While everything in modern football is over in a flash, Josh Sexton writes that Ozan Kabak and Thiago will be worth the wait for Liverpool…
A LOT of what I’ve written in the past few weeks has been a bit bigger picture.
And when I say bigger picture I don’t necessarily mean looking towards the future. In fact, some of my musings have been the complete opposite of that.
But it’s been looking at the exterior factors around football at the moment. The things it feels like we can’t control, that we currently feel are taking away from our game.
That’s a deliberate strategy. Football coverage in the pandemic lives by the minute. Each big story is new and fresh, and then in the blink of an eye it’s dead and buried.
Liverpool add another walking wounded to their long list and the next day they’re a disgrace to the Premier League and undeserving of their runaway title win last season.
There’s probably not enough bigger picture thinking going on when it comes to football coverage.
And Liverpool have more victims of this than just the lads on the treatment table.
Let’s start with Thiago Alcantara. Think back to the summer, when he was merely another name being linked with Liverpool. Those halcyon days.
I remember talking on podcasts about the idea that he was coming in to replace Gini Wijnaldum, an idea I disagreed with. I believed they could both coexist happily, in the hope that my words may make it to Wijnaldum and he’d sign a new deal accordingly.
While we’re still waiting on that, there has been proof this season the two can coexist, though it’s probably not the kind of proof we were after.
Martin Fitzgerald put it best in Everton ratings: “I think he was supposed to be the cherry on the cake for this team but the cake isn’t even a cake anymore…”
We dreamed of Thiago’s range of passing and fleet footedness in a midfield alongside the industry of Jordan Henderson and Fabinho. I bet the Spaniard never dreamt he’d have to be bringing that plus all their industry in front of his two new teammates – and then without them.
In that respect, the sense that there is more to come for Thiago is still palpable. His season has already been disrupted as a result of a rubbish tackle by Richarlison in the Goodison derby and since then he’s had to cope with all kinds of chopping and changing.
Against Sheffield United he once again showed flashes of what he’s capable of, and he seemed to thrive with more room to operate in – though it’s hard to tell if that was down to something The Reds ruled over or whether it was simply a lack of quality in the opposition.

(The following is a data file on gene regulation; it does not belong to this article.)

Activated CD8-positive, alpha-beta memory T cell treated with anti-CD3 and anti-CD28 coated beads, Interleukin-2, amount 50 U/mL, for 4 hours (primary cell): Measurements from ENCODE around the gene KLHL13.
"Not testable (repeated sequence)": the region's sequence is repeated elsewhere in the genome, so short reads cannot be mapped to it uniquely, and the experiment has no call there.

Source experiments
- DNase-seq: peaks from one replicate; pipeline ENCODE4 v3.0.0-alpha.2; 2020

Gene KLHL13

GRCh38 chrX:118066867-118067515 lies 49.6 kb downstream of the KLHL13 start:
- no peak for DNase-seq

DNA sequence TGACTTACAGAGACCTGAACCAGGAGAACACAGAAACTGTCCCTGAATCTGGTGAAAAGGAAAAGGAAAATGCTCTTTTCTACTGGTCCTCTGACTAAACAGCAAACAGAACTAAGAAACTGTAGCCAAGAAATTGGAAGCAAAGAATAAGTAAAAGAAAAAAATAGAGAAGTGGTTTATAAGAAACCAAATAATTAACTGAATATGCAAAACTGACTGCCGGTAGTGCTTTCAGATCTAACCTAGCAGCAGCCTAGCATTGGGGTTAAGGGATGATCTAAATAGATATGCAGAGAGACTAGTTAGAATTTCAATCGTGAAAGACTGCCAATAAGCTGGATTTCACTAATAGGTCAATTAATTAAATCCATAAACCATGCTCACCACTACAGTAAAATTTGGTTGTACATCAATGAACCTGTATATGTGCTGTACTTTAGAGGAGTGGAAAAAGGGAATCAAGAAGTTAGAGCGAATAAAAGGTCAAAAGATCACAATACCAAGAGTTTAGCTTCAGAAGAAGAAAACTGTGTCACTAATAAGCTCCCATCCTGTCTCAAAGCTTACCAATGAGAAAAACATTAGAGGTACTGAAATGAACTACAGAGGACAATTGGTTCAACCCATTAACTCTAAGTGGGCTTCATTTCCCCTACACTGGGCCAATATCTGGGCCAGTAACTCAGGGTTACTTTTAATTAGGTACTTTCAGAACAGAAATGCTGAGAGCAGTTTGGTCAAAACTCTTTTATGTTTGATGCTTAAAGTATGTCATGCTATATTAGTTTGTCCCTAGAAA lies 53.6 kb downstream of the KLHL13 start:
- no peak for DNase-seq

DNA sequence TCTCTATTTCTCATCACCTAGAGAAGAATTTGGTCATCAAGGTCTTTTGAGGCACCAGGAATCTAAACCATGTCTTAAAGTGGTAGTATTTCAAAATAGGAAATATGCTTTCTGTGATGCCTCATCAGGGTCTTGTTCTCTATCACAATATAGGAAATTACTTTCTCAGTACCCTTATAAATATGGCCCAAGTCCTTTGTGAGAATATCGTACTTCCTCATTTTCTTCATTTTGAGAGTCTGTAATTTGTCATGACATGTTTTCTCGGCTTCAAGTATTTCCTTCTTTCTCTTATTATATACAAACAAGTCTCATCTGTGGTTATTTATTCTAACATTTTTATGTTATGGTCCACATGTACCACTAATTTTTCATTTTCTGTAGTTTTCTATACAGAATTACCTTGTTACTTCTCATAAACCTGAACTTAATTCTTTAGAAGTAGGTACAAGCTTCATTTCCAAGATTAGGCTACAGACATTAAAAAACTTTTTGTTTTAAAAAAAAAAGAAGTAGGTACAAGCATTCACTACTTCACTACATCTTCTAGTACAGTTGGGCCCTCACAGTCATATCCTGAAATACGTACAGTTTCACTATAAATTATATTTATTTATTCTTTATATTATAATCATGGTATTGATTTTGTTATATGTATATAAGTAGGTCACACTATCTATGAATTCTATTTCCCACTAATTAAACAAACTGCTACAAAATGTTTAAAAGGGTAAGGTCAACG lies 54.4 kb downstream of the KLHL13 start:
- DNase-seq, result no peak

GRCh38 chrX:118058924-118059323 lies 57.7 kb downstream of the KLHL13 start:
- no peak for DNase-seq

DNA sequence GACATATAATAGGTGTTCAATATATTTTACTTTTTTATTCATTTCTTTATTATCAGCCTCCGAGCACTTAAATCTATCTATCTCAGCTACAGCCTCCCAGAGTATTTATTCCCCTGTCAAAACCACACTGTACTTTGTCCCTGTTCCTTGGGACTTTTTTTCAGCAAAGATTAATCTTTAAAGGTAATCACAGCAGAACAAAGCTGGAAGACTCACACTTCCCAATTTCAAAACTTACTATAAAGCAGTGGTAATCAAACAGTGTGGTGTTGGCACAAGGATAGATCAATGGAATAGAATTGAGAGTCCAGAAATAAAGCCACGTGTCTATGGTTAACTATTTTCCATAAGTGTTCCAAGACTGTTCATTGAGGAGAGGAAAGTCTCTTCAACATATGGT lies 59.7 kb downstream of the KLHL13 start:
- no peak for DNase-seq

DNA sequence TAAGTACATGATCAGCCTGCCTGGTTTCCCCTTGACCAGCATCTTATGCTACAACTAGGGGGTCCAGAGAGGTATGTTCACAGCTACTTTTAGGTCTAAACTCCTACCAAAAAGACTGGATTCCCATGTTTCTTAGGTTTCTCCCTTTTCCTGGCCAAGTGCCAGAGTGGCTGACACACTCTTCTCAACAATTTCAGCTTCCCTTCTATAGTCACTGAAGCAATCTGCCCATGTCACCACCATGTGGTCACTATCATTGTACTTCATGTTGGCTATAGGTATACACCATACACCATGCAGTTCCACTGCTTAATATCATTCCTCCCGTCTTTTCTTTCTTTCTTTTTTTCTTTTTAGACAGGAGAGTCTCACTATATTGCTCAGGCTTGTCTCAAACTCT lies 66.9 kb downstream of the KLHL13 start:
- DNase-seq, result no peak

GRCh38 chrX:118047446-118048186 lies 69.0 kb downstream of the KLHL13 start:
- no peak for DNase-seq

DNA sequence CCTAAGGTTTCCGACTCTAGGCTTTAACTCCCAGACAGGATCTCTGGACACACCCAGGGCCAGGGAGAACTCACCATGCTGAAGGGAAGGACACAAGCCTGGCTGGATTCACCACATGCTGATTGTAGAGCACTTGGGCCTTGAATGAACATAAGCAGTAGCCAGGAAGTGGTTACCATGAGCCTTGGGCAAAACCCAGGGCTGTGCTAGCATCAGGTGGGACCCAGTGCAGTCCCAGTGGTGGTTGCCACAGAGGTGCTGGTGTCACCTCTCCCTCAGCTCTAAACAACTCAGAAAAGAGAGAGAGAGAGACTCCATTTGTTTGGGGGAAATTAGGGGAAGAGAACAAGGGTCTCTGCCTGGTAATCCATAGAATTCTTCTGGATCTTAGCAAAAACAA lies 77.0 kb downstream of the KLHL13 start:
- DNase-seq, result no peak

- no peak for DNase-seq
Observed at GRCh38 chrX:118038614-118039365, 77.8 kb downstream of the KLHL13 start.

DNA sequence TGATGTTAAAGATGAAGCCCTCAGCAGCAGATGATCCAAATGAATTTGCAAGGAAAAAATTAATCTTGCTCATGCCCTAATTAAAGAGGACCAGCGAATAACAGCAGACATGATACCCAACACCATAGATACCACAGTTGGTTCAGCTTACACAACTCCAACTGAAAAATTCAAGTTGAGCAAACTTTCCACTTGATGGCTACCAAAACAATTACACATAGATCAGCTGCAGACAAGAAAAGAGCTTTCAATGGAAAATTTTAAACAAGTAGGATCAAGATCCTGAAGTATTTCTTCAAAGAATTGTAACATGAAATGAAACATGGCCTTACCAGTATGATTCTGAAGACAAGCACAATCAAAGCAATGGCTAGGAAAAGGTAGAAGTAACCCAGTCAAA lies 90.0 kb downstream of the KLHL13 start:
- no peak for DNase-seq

He’ll come good, of that there should have never been any doubt, but it did feel like there was a time where we perhaps allowed ourselves to think he wouldn’t be the signing we thought he would be initially.
It’s not that. It’s that the team he signed for was not the team we thought it would be initially.
Which brings me onto Ozan Kabak. Big Ozzy (something I’m aggressively pushing).
The 20-year-old has performed admirably in less than ideal circumstances since he came in, but he’s also had his fair share of early teething issues.
Neil Atkinson made the argument in the January transfer window that The Reds had maybe been forced to pull the trigger on Kabak earlier than they’d like to have done. I think there’s definitely some merit in that.
It’s possible that the club saw enough of what they liked in the young Turk during his time with Schalke but felt he needed more experience before being thrust into the limelight that comes with being part of an all-conquering Liverpool side.
And yet here he is, as The Reds’ starting centre half. In that left-sided, ball-playing role that Jürgen Klopp has previously spoken about. Next to Nat Phillips (which is no way a slight on the greatest centre half to ever pull on the red shirt).
Last night it made sense. Yes, you can point at the own goal that never was when Oli McBurnie appeared to have got into our new man’s head enough to cause him to poke the ball past his own keeper. But, for one, it wasn’t given and, for two, why would we cling to that anyway?
Kabak turns 21 later this month and is likely to be a regular for The Reds for the majority of the rest of this season. So we should be conditioning ourselves to accentuate the positives with him, and there have been more than enough of them, if we want him to fulfill his potential.
He’s young, he’s developing and he’ll make mistakes. But he’s been wanted by the club for a while now and Michael Edwards doesn’t tend to get much wrong when it comes to the transfers.
At some point in the future Kabak will be the man we call upon when the domestic cups come around and Thiago will be let off his leash safe in the knowledge that he’s got two of the world’s best break-up midfielders… Well… Breaking it all up behind him.
Until then we’ll just have to have a little patience and hope both of them can contribute to whatever is to come in the closing months of this mad campaign.
It wouldn’t surprise me if it was all or nothing. Everything in football is these days.
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“They can go into that dressing room and feel like, yeah it’s been a tough season but tonight we all did our jobs. Now we’re in with a shout, a win against Chelsea and it looks a lot different.”— The Anfield Wrap (@TheAnfieldWrap) March 1, 2021
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